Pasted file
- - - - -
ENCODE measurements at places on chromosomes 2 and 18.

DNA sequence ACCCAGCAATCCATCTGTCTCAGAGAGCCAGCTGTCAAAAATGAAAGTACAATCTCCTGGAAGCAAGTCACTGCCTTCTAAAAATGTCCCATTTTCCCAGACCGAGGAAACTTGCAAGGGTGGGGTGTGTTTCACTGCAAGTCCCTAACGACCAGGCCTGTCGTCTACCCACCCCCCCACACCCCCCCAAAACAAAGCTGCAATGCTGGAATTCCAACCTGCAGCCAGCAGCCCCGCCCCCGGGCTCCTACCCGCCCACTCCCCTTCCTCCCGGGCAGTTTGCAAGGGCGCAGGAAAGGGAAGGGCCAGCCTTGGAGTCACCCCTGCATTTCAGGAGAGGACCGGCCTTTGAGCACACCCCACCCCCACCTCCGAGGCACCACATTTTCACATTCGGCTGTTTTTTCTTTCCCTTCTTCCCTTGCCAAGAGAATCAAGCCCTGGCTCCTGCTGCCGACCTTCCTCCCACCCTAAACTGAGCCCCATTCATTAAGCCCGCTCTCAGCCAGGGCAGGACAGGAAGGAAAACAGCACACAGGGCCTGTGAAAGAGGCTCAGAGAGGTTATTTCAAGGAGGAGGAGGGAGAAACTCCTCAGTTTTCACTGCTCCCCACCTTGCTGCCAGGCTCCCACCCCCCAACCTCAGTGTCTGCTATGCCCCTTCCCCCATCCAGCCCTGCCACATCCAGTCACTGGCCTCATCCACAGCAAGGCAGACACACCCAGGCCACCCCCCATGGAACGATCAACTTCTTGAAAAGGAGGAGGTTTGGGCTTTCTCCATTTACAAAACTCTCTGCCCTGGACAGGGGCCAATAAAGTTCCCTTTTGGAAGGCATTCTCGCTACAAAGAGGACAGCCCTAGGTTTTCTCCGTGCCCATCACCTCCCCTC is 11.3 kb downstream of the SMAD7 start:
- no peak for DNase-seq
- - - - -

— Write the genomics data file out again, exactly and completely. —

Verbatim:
ENCODE measurements at places on chromosomes 2 and 18.

DNA sequence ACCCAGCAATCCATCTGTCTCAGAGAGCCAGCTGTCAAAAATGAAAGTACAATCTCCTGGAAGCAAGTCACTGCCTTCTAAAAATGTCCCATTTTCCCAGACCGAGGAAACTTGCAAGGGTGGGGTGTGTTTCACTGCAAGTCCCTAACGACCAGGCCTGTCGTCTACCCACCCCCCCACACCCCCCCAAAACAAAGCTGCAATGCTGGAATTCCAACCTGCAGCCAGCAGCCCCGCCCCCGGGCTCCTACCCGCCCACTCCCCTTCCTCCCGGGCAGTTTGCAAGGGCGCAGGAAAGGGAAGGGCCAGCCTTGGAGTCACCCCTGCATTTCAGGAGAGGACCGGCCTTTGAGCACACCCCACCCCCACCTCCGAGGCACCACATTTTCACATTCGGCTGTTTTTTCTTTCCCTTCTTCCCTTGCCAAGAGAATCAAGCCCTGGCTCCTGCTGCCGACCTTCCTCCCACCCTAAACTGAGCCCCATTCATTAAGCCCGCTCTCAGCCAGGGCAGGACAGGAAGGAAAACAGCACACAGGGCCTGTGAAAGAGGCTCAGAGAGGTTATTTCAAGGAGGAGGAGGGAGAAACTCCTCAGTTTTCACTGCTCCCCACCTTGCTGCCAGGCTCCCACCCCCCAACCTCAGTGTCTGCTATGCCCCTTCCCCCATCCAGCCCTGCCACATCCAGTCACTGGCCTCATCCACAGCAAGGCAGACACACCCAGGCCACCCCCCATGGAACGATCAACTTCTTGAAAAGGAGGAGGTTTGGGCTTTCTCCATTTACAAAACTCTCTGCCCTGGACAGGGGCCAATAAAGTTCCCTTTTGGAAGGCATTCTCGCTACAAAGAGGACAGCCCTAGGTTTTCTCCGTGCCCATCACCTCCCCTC is 11.3 kb downstream of the SMAD7 start:
- no peak for DNase-seq